Killer Whale KTM

charlie264 01-13-2013 10:20 AM

My preferred way is to use a big syringe and pipe to push fluid from nipple to reservoir... Always feels wooden when bled normally, as Peanuts described.

Peanuts 01-13-2013 11:58 AM

Quote:

Originally Posted by Killer Whale KTM (Post 20472471)
Thanks for the replies.
I think I was doing it correctly but for some reason it would not go through. I also noticed, while bleeding conventionally that when I loosened the bleeder bolt that the fluid came out the threads around the bolt instead of the top. I suppose I should check to see if it is clogged up some how. When I couldn't push through the fluid ,I thought maybe it had something to do with the anti-lock brake system. As I recall it took me 2 tries with the front also. I'll try again this afternoon before I ride.
Thanks again,
Killer Whale KTM

Check that you have free play on the rod that goes into the master cylinder.

ridewestKTM 01-13-2013 01:57 PM

I found this to happen
 
You are not the only one to find this to be the case. I figured there was a check valve in the nipple area or something and gave up and went the other way.

rossguzzi 01-13-2013 09:49 PM

Me too !

Dustodust 01-16-2013 12:07 PM

IF IT WONT BACKBLEED
you need to back off the adjuster nut on the lever or the hole in the reservior may be blocked by the piston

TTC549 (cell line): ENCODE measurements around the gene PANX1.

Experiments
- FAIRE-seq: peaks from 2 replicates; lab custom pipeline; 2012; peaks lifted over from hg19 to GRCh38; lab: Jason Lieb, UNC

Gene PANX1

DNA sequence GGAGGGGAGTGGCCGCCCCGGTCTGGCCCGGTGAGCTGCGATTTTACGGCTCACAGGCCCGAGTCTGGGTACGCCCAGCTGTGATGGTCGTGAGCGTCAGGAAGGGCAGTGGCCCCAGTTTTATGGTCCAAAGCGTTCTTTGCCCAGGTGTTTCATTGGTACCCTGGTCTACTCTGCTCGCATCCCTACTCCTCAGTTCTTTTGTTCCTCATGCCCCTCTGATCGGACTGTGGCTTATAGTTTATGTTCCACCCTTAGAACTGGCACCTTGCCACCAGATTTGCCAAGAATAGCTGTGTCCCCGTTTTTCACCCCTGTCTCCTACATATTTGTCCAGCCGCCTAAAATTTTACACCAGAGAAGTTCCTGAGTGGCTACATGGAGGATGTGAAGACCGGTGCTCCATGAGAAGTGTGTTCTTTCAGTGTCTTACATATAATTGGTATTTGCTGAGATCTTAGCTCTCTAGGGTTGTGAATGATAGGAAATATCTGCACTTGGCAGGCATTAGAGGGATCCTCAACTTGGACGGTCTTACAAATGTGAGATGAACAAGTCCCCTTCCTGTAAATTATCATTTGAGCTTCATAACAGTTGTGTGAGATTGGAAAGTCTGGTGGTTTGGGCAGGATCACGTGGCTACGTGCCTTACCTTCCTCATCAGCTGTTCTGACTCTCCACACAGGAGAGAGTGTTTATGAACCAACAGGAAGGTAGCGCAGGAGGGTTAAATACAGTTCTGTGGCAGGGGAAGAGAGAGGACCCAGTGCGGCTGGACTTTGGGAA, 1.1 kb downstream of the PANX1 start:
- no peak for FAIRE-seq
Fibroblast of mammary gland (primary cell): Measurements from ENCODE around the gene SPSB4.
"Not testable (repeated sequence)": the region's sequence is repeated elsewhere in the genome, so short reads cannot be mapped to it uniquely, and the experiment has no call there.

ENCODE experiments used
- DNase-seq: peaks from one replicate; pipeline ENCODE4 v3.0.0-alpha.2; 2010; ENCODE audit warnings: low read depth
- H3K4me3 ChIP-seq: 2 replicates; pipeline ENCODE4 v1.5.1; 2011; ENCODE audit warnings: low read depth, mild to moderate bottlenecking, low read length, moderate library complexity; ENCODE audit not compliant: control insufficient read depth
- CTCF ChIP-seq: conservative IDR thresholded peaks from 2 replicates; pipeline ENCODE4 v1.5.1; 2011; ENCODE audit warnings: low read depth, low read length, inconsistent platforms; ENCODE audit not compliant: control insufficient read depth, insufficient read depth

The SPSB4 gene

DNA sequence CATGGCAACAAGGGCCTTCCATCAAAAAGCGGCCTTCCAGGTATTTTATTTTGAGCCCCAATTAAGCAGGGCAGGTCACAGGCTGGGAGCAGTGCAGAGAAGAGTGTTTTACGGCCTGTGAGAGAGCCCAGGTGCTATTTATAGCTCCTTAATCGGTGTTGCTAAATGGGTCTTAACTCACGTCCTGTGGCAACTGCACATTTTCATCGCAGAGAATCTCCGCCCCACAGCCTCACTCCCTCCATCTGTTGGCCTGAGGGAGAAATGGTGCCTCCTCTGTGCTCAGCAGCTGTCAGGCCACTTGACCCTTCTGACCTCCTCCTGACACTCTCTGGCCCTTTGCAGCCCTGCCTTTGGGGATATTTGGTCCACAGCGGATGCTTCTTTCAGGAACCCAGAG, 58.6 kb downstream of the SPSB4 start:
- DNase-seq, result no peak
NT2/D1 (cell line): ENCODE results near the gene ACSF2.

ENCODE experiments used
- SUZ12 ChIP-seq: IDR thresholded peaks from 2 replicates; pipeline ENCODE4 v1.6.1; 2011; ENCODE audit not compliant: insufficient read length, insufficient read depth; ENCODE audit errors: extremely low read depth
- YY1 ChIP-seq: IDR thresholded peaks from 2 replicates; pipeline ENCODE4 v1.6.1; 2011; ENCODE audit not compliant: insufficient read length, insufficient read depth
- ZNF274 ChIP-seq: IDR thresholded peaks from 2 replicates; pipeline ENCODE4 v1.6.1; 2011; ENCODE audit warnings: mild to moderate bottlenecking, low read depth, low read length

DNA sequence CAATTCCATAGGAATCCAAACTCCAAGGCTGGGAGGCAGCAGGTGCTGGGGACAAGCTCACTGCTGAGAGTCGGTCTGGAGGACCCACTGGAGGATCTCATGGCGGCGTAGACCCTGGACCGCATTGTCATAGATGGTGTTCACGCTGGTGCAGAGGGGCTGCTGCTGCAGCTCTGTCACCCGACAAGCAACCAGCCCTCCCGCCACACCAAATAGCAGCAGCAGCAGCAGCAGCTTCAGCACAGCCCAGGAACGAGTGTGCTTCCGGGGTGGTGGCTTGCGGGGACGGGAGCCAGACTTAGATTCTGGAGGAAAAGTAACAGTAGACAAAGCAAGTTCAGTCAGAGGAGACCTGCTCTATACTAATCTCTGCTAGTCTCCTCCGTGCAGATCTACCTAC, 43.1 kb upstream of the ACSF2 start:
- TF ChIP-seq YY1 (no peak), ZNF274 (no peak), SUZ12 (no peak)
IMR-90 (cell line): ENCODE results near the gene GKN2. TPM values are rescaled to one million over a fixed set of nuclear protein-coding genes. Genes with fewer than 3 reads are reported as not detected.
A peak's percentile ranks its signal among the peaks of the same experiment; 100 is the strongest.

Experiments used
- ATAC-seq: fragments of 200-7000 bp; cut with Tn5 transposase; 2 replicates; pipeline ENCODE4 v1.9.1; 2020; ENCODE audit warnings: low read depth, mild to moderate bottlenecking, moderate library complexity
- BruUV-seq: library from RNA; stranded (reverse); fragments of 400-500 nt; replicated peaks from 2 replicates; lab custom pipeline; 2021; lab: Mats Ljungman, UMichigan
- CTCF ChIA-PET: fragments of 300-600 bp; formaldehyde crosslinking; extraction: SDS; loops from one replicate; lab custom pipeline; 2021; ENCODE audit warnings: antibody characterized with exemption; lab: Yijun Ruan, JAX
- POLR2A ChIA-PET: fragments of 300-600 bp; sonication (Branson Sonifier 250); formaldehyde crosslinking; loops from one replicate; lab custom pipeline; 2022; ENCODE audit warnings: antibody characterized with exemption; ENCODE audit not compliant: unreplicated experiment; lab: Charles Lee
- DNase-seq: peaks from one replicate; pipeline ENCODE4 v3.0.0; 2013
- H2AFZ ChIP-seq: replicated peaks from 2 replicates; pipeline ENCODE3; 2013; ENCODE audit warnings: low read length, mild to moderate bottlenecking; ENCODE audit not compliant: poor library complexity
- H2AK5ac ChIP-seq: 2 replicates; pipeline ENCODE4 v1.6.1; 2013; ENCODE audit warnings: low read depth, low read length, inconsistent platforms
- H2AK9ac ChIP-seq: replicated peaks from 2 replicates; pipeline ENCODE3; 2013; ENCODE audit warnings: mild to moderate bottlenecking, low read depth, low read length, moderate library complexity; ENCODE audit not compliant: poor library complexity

it can also sometimes be blocked if the seal in the piston is distorted and stretched out until it blocks the hole

you can get a backbleed syringe at any Farm and Feed supply store for about $ .69 cents , they usually have buckets of them that they use for animals
it helps to push the air out of the line before attaching the hose and then hold the syringe and hose up and pull back on the syringe to bring the bubble back up before pushing the fluid, tapping on it helps bring the bubble up. If the bleeder valve is massivly leaking it helps to clean it an carefull use some grease on the threads to get it to seal

I like to use a MitiVac vacuum tool and pull it thru instead of pushing so I dont need to be concerned about the bleeder valve leaking

Killer Whale KTM 01-16-2013 12:18 PM

Thanks, Dust,
All good ideas that make sense. I'll try again as soon as I can.Slick muddy roads are not fun with bad back brakes !!
thanks again,
Killer Whale KTM

Katoom72 01-17-2013 11:04 AM

I did the 'put in oil and bleed' way once. Then i did the syringe + tube on nipple and push oil trough thing. I never did the first method again. If u have a proper syringe and tube to push the fluid trough the job is done in merely a few minutes. As for the old method that can take up to 20 minutes....

Gonna do the brake and clutch fluid soon, the old brake fluid looks like applejuice now and my brakes feel like a sponge.

DirtJack 01-19-2013 02:29 PM

You can put grease around the threads of the bleeder to cut down on air entering or escaping when the bleeder is open. Wipe off the excess grease after closing the bleeder valve. I usually use a syringe to remove almost all of the fluid in the reservoir and replace it with new fluid before bleeding whether pushing or pulling the fluid through the system.

Killer Whale KTM 01-20-2013 07:17 AM

Thanks, guys,
I'll try again as soon as I can. I'll bet that I need to loosen or detach the linkage as suggested. Got my fingers crossed !
Killer Whale KTM